Wednesday, June 7, 2023

What's Wrong with McKinney's Public Facility Corporation (MPFC), Part 1

McKinney Citizen to Citizen (MC2C) advocates for government transparency, sound fiscal policies, citizen education, and citizen participation. It is with all the above in mind that MC2C will be looking at PFCs or Public Facility Corporations. McKinney has one now. McKinney has also made its first PFC deal (hint: it is very bad and will be the subject of Part 2).

PFCs can be used as a tool to bring more affordable housing to cities, OR they can be used to develop areas for other reasons (as long as there are some lower-income units at 80% of the area median family income or AMI). The purpose of PFCs is really that vague. Note many concerns about PFCs from a policy report called Public Facility Corporations and the Section 303.042(f) Tax Break for Apartment Developments: A boon for affordable housing or windfall for apartment developers? Full report hereExecutive Summary here

from 2020-ECDC-PFC-Report.pdf (

Because the mission of PFCs is broad and there is no real oversight, PFCs can be taken advantage of by developers and/or the taxing entities that create them. Two bills aimed to remove loopholes floundered at the state level in this year’s legislative session. Read here and here.

PFCs allow entire properties to be taken off the tax rolls for very long periods of time, even from school districts. The public and other taxing entities are often left out, even though their tax base is adversely impacted by PFCs. The costs of any reporting or audits will fall on the shoulders of the taxing entity if there is to be any transparency. Unlike PFCs, more traditional low-income housing tools available must be approved in a public process and monitored through the TDHCA (Texas Housing and Community Affairs).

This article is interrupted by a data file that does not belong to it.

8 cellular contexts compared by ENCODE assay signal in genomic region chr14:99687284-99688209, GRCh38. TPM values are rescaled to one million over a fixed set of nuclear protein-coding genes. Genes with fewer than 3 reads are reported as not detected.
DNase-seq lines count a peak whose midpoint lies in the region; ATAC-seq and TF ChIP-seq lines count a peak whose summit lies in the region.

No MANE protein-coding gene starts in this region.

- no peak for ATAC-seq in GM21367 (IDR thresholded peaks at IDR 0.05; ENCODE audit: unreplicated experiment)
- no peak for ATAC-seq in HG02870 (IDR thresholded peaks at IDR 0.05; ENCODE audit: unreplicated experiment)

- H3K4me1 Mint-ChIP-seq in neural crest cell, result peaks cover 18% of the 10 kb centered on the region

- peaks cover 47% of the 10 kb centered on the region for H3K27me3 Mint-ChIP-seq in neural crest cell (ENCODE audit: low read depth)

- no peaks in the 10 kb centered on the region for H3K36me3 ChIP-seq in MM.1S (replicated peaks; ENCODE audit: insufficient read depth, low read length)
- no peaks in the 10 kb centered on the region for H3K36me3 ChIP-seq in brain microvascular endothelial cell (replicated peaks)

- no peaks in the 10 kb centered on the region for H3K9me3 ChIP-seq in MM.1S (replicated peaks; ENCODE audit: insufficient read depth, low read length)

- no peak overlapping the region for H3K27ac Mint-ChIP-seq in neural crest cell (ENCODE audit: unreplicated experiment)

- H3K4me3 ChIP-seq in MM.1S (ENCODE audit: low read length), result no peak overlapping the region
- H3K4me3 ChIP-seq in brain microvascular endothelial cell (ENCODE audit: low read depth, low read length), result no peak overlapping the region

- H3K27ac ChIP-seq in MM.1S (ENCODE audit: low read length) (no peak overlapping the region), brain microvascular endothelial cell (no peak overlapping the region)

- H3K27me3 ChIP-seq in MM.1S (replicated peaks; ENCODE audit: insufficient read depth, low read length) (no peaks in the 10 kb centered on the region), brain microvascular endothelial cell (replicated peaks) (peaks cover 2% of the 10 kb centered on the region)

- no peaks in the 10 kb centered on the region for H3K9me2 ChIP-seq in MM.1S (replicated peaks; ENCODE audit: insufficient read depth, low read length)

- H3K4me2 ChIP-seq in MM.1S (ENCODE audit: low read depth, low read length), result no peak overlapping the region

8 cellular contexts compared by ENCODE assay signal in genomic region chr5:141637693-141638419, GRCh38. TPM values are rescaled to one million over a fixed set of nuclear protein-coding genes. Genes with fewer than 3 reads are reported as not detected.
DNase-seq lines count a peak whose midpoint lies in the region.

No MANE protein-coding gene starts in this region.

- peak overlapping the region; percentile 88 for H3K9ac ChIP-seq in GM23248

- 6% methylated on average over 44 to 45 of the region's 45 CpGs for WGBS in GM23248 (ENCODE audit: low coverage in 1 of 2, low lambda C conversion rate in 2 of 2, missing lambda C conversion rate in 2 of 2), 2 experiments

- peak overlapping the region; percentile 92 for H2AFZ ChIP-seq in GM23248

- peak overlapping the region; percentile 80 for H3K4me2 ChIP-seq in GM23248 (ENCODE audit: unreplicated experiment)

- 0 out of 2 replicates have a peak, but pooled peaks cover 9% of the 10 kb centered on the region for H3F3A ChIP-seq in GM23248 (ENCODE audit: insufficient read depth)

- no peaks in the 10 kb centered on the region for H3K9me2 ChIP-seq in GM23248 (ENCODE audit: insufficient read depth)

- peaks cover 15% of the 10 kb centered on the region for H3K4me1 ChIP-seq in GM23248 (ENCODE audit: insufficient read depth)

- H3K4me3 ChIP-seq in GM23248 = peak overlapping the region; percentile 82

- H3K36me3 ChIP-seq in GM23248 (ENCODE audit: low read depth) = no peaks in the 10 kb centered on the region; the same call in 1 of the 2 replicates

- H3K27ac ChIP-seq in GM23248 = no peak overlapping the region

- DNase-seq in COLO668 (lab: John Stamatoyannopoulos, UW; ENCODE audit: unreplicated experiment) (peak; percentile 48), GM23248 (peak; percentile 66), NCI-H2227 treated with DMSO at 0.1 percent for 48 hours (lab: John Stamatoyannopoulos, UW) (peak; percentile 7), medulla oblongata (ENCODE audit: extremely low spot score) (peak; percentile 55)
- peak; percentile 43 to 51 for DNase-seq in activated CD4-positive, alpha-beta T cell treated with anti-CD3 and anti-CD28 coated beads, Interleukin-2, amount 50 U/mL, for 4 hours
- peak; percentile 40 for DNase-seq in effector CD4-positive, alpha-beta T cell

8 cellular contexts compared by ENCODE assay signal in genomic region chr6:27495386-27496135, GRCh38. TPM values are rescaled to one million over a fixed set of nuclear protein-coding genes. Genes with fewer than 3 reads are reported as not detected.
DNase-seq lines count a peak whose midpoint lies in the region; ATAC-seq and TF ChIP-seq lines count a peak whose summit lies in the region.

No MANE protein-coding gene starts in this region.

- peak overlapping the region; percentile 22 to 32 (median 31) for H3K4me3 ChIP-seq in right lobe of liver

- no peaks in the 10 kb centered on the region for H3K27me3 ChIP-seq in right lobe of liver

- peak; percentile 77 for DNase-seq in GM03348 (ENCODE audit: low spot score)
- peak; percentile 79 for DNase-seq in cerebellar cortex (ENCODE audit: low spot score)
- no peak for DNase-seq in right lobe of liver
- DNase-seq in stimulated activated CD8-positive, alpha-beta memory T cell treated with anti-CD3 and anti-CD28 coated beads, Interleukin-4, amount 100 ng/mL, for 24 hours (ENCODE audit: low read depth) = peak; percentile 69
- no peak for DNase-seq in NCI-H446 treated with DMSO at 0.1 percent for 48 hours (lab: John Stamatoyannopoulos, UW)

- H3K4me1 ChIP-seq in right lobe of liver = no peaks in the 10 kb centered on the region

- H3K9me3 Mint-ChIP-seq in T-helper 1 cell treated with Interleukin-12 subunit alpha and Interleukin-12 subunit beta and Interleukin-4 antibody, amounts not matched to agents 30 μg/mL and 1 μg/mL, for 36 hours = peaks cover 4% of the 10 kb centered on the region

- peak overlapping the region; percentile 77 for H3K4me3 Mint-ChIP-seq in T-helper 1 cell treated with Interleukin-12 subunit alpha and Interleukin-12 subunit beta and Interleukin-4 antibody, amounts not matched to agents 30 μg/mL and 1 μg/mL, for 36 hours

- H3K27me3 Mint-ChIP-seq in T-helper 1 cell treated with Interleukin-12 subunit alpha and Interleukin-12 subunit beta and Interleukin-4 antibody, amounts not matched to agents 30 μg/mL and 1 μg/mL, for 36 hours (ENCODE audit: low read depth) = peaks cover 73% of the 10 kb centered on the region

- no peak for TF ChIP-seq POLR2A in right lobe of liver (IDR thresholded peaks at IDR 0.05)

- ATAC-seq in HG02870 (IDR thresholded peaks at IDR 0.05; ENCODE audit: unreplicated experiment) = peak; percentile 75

What is our city doing to ensure this corporation is as transparent and fair to the public and other taxing entities as possible? Nothing in the boilerplate articles of incorporation is meant to restrict this tool's overly broad uses. This PFC will be here when your favorite and trusted city council member is gone. PFCs can take a favored developer’s property off tax rolls for more than 90 years, and no one will be able to do anything about it. 

For example, if you look at the articles of incorporation, nothing even specifies low-income housing as a focus for McKinney's PFC:
The Corporation is organized to carry out the purposes of the Act and shall have and possess all powers enumerated in the Act. The sole purpose of the Corporation is to assist the City in financing, refinancing, or providing public facilities that are located within the city limits of the City of McKinney, Texas (“Public Facilities”).”

Other articles to read:

Are Public Facility Corporations a Boon For Affordable Housing? (

Dallas Approves New Approach for Affordable Housing – NBC 5 Dallas-Fort Worth (

No comments:

Post a Comment